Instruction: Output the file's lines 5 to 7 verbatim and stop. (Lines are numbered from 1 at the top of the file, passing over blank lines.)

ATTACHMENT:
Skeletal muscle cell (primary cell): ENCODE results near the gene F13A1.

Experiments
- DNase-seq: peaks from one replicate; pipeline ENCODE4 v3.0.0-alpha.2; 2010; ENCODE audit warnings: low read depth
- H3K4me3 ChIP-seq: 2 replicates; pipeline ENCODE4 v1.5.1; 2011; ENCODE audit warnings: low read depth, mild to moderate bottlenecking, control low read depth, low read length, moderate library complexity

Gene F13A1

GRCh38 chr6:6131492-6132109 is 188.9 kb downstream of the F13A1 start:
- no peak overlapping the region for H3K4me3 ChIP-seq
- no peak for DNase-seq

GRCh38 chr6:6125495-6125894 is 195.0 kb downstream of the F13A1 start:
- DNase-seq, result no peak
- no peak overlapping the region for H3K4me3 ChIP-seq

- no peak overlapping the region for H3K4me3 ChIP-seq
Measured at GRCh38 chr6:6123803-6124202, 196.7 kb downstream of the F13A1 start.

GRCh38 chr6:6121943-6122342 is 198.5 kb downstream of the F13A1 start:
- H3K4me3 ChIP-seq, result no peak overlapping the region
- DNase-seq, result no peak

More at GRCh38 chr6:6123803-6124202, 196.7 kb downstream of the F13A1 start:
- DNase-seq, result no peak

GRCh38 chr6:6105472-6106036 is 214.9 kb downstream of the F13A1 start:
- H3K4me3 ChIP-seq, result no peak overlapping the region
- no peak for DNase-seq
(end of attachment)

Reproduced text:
Gene F13A1

GRCh38 chr6:6131492-6132109 is 188.9 kb downstream of the F13A1 start:
- no peak overlapping the region for H3K4me3 ChIP-seq